The main error in this way of thinking is the lack of faith it reveals in the power of one’s own culture. Let’s say there are objectively correct social norms. If some norms promote a healthier society than other norms, wouldn’t those norms prevail in free competition with other norms? If communities that follow conservative Christian teaching thrive, while others that follow socially liberal teaching fail, won’t the conservative communities grow and the liberal ones shrink?
One objection is that, in a quasi-Darwinian world of cultural competition, the culture that prevails may not be objectively the best, but merely the best at destroying competitors. For example, violent Islamists may just blow up peaceful Christians, even if Christianity is better. But libertarianism already addresses this in allowing for the right to defense of self and property. And if a culture doesn’t even allow self-defense, what exactly makes it so great? Or why should others shoulder the burden of defending it?
A recent editorial in the Sun praises President Obama for a recent speech to the Islamic Society of Baltimore. The speech was full of platitudes about tolerance, but should not convince the skeptic. If Obama really cares about Muslims so much, why is he continuing the illegal drone campaigns against Muslim countries? Why did he invade Libya to overthrow their lawful government, and why has he been arming rebels against Syria’s lawful government and promoting the deaths of thousands of Muslims there?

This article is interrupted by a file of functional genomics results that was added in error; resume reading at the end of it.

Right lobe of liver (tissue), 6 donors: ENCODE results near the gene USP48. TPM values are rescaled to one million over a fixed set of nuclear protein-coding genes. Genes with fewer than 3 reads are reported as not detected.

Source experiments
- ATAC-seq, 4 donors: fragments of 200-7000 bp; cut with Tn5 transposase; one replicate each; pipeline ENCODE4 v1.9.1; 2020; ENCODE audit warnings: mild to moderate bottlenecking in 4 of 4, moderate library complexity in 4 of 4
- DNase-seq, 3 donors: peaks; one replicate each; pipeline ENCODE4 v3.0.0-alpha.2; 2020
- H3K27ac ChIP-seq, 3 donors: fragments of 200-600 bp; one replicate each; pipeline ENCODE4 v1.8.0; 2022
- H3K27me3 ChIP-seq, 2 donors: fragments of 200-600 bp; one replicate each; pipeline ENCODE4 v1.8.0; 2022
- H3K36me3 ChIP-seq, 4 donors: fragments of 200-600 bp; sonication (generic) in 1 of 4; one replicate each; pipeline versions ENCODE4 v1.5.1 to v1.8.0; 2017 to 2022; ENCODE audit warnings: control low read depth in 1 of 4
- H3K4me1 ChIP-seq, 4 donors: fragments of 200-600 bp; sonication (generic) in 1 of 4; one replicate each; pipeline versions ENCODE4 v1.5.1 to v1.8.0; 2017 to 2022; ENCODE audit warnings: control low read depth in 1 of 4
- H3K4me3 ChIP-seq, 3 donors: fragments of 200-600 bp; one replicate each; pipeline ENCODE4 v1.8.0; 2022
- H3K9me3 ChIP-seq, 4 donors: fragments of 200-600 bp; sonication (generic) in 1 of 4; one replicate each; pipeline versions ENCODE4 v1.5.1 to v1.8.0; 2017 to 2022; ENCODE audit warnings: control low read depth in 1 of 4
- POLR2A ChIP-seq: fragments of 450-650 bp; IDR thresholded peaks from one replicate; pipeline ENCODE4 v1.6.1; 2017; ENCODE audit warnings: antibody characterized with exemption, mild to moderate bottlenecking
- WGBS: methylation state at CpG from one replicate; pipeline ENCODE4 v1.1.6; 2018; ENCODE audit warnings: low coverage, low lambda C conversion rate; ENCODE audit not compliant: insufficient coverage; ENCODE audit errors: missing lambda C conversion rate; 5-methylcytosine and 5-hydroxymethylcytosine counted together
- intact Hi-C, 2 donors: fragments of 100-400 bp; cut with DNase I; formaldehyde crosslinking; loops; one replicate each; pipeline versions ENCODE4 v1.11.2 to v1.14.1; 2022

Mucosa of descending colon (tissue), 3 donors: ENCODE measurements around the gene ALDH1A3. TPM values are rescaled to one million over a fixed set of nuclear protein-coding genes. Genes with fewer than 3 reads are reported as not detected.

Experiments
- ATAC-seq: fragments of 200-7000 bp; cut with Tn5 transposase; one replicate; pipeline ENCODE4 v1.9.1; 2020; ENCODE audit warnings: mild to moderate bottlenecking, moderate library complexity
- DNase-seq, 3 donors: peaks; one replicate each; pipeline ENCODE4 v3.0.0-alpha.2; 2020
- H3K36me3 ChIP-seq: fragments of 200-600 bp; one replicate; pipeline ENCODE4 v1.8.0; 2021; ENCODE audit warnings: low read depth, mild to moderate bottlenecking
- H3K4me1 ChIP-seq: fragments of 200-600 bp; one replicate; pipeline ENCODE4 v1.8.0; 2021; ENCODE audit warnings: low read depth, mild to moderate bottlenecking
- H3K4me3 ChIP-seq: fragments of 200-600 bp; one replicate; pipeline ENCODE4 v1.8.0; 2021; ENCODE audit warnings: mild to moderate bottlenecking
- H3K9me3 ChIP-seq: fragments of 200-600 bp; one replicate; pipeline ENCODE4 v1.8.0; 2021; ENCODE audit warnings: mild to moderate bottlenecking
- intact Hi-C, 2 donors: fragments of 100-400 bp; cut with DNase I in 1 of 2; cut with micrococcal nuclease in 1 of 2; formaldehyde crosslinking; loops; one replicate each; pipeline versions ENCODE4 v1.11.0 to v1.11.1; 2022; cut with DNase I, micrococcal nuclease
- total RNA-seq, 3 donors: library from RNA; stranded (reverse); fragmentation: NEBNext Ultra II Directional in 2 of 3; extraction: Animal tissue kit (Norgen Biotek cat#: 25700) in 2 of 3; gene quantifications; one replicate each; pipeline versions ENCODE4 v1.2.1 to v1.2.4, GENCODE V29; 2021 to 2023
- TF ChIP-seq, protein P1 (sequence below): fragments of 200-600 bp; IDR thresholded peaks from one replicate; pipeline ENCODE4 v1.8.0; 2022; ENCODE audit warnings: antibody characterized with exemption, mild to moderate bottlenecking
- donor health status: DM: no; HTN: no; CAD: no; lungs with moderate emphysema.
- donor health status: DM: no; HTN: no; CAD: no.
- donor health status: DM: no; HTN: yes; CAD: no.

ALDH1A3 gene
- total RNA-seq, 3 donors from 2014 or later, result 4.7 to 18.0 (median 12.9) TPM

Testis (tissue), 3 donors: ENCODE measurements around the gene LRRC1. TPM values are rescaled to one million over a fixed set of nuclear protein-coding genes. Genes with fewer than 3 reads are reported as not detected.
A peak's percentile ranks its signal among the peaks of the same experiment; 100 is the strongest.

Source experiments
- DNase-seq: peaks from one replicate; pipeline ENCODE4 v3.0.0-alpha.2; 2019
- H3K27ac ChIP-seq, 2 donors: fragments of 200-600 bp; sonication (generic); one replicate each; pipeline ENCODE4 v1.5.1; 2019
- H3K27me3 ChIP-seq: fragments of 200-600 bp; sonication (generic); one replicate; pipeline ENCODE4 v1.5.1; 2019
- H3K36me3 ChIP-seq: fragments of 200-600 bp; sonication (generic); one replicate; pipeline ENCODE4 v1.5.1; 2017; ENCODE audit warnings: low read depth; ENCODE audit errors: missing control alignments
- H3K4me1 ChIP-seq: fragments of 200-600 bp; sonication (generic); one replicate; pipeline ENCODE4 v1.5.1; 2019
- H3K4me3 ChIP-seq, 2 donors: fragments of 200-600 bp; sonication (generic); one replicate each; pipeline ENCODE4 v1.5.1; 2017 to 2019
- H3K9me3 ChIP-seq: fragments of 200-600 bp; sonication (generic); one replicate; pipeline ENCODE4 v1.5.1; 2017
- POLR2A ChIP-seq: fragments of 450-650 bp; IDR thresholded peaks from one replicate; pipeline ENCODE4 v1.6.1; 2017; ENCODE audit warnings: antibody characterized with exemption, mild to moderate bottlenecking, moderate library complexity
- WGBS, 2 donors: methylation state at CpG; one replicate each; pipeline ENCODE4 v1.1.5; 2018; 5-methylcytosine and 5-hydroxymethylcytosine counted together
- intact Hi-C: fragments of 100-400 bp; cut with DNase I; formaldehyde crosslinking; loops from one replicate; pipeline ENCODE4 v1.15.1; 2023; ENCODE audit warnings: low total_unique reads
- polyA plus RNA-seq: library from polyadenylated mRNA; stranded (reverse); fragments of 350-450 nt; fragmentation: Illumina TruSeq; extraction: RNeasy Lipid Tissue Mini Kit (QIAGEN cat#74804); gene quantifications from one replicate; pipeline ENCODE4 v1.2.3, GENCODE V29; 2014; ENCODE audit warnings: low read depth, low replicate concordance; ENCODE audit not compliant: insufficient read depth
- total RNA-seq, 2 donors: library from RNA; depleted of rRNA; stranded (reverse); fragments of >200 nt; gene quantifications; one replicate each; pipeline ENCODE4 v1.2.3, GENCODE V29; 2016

It is typical of our politics that a politician will be respected just for saying the right thing, not for doing it. By his illegal wars, which, to be fair, are merely continued from his Republican predecessor, he foments the same terrorism that he claims to fight. This terrorism is what threatens average Americans and causes them, even if wrongly, to fear all Muslims as their potential enemies. Rather than look to his own policies and limit the damage he is inflicting on Muslims abroad, he wishes to blame the average American for his prejudice, thereby abdicating his own responsibility for creating the conditions for that prejudice.
So it isn’t just Republicans who exploit popular fear; Democrats exploit it too for their own purposes. In both cases, they shift the blame away from the military-industrial complex and the hawks who constantly push for more intervention and more war, and throw it on powerless average people who have no personal problem with Muslims but are terrified by media reports of suicide bombings and mass shootings.